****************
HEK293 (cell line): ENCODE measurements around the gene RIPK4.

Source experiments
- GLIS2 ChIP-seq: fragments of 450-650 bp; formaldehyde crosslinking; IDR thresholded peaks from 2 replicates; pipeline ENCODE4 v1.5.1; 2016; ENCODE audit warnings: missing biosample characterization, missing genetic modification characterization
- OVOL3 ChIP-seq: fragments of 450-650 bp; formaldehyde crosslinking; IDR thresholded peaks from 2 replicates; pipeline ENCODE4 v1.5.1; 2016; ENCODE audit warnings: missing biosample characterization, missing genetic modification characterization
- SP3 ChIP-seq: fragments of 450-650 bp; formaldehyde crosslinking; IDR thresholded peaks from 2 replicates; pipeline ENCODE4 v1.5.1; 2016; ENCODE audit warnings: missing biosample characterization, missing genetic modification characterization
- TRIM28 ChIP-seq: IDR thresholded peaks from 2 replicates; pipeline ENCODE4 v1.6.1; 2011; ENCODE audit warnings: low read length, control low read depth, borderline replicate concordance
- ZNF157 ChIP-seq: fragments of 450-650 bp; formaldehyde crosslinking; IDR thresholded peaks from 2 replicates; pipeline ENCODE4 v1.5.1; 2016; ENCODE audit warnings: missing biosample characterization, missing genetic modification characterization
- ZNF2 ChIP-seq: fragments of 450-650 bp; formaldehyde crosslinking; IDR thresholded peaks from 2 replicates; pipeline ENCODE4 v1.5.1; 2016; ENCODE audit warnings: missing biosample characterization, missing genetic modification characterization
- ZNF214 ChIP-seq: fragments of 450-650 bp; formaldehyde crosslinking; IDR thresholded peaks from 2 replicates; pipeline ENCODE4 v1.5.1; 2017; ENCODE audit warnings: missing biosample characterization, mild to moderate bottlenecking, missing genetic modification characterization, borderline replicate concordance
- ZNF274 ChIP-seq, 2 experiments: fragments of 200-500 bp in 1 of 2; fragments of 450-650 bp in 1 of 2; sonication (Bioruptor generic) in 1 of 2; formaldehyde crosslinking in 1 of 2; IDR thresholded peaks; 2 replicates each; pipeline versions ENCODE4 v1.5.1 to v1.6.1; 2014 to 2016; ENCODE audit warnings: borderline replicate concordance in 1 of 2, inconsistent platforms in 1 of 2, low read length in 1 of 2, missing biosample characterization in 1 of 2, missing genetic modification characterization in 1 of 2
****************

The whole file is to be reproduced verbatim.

HEK293 (cell line): ENCODE measurements around the gene RIPK4.

Source experiments
- GLIS2 ChIP-seq: fragments of 450-650 bp; formaldehyde crosslinking; IDR thresholded peaks from 2 replicates; pipeline ENCODE4 v1.5.1; 2016; ENCODE audit warnings: missing biosample characterization, missing genetic modification characterization
- OVOL3 ChIP-seq: fragments of 450-650 bp; formaldehyde crosslinking; IDR thresholded peaks from 2 replicates; pipeline ENCODE4 v1.5.1; 2016; ENCODE audit warnings: missing biosample characterization, missing genetic modification characterization
- SP3 ChIP-seq: fragments of 450-650 bp; formaldehyde crosslinking; IDR thresholded peaks from 2 replicates; pipeline ENCODE4 v1.5.1; 2016; ENCODE audit warnings: missing biosample characterization, missing genetic modification characterization
- TRIM28 ChIP-seq: IDR thresholded peaks from 2 replicates; pipeline ENCODE4 v1.6.1; 2011; ENCODE audit warnings: low read length, control low read depth, borderline replicate concordance
- ZNF157 ChIP-seq: fragments of 450-650 bp; formaldehyde crosslinking; IDR thresholded peaks from 2 replicates; pipeline ENCODE4 v1.5.1; 2016; ENCODE audit warnings: missing biosample characterization, missing genetic modification characterization
- ZNF2 ChIP-seq: fragments of 450-650 bp; formaldehyde crosslinking; IDR thresholded peaks from 2 replicates; pipeline ENCODE4 v1.5.1; 2016; ENCODE audit warnings: missing biosample characterization, missing genetic modification characterization
- ZNF214 ChIP-seq: fragments of 450-650 bp; formaldehyde crosslinking; IDR thresholded peaks from 2 replicates; pipeline ENCODE4 v1.5.1; 2017; ENCODE audit warnings: missing biosample characterization, mild to moderate bottlenecking, missing genetic modification characterization, borderline replicate concordance
- ZNF274 ChIP-seq, 2 experiments: fragments of 200-500 bp in 1 of 2; fragments of 450-650 bp in 1 of 2; sonication (Bioruptor generic) in 1 of 2; formaldehyde crosslinking in 1 of 2; IDR thresholded peaks; 2 replicates each; pipeline versions ENCODE4 v1.5.1 to v1.6.1; 2014 to 2016; ENCODE audit warnings: borderline replicate concordance in 1 of 2, inconsistent platforms in 1 of 2, low read length in 1 of 2, missing biosample characterization in 1 of 2, missing genetic modification characterization in 1 of 2